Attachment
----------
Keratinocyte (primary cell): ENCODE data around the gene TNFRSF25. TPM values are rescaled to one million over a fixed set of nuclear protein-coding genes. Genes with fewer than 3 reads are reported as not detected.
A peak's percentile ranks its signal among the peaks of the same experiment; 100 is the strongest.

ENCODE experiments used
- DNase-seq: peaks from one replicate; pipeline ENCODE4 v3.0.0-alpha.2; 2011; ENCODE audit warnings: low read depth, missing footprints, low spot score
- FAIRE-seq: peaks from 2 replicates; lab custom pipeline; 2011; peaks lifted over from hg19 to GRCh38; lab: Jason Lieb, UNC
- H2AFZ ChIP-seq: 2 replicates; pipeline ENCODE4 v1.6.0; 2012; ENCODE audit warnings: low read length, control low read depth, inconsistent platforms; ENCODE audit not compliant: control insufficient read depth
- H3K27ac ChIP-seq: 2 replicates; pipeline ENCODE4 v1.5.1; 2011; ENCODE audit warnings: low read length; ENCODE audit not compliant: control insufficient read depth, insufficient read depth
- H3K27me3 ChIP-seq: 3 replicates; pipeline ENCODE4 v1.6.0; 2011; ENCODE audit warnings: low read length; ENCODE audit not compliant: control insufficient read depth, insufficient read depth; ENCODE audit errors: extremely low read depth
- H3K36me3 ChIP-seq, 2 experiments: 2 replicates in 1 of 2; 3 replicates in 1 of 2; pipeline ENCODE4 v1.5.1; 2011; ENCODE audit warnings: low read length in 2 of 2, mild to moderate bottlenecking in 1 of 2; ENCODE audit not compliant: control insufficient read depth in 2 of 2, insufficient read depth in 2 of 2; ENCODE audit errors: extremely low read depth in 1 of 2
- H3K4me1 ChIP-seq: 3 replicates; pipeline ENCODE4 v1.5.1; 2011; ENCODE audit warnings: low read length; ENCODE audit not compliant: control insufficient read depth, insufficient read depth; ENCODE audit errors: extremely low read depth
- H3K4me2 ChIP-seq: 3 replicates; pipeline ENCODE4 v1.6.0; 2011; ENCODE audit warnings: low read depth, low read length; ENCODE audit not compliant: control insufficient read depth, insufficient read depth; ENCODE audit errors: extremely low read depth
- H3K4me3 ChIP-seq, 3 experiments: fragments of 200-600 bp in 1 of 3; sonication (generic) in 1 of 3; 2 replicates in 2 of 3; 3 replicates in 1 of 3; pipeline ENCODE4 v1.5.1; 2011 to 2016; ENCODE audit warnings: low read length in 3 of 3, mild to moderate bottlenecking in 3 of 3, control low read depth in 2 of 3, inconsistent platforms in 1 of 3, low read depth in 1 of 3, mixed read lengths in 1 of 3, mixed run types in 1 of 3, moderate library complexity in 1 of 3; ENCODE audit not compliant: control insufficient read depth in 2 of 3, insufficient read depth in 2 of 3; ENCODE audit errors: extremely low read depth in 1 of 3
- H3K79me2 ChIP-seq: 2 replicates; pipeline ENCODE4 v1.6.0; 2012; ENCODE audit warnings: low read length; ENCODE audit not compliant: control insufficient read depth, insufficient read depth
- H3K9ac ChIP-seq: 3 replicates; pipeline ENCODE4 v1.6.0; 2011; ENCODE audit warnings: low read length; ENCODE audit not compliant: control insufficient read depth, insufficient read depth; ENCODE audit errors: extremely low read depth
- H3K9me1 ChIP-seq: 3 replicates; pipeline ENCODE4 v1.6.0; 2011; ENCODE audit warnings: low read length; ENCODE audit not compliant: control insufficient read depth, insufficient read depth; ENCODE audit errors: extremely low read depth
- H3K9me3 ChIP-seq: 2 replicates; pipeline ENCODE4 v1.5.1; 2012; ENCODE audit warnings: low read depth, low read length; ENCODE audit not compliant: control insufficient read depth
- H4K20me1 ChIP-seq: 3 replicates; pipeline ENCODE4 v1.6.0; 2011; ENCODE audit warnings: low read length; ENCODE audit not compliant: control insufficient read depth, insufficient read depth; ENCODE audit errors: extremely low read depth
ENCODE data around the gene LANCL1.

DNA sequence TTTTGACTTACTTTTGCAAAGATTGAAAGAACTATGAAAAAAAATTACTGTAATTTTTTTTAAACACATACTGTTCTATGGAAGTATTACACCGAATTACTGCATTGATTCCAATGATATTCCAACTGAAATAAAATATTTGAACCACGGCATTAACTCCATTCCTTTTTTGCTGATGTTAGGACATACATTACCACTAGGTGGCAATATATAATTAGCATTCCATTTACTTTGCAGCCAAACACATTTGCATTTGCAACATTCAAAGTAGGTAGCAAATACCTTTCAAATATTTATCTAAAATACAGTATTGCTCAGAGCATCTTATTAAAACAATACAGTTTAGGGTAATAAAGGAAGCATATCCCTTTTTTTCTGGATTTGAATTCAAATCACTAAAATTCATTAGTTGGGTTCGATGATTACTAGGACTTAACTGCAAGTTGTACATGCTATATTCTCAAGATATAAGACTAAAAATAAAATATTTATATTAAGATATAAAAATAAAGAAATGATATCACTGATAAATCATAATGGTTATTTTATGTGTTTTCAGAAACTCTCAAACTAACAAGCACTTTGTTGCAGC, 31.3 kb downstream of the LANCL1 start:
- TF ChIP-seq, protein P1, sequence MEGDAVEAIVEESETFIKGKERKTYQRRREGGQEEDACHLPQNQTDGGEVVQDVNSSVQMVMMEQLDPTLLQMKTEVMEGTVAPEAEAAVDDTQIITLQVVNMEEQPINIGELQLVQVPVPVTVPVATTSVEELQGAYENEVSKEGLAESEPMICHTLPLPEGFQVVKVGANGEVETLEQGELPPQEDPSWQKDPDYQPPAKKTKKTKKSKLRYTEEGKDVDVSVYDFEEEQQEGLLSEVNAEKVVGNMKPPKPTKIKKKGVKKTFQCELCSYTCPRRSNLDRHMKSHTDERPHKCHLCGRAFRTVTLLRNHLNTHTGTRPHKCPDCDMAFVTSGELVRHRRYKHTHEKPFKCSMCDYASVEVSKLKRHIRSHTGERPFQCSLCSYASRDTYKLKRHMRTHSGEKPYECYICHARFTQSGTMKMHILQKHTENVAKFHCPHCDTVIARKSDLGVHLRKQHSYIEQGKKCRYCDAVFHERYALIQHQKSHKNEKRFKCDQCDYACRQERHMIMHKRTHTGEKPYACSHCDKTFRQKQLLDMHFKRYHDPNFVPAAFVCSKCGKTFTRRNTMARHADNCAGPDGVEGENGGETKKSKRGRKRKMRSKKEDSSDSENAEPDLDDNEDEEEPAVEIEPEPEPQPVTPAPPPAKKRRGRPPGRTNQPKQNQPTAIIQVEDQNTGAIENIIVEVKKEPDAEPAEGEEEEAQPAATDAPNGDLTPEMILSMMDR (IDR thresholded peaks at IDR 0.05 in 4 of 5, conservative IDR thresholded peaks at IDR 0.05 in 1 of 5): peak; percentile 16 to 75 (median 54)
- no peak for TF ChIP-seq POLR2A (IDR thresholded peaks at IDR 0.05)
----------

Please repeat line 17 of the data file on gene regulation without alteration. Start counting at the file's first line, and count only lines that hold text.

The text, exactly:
- H4K20me1 ChIP-seq: 3 replicates; pipeline ENCODE4 v1.6.0; 2011; ENCODE audit warnings: low read length; ENCODE audit not compliant: control insufficient read depth, insufficient read depth; ENCODE audit errors: extremely low read depth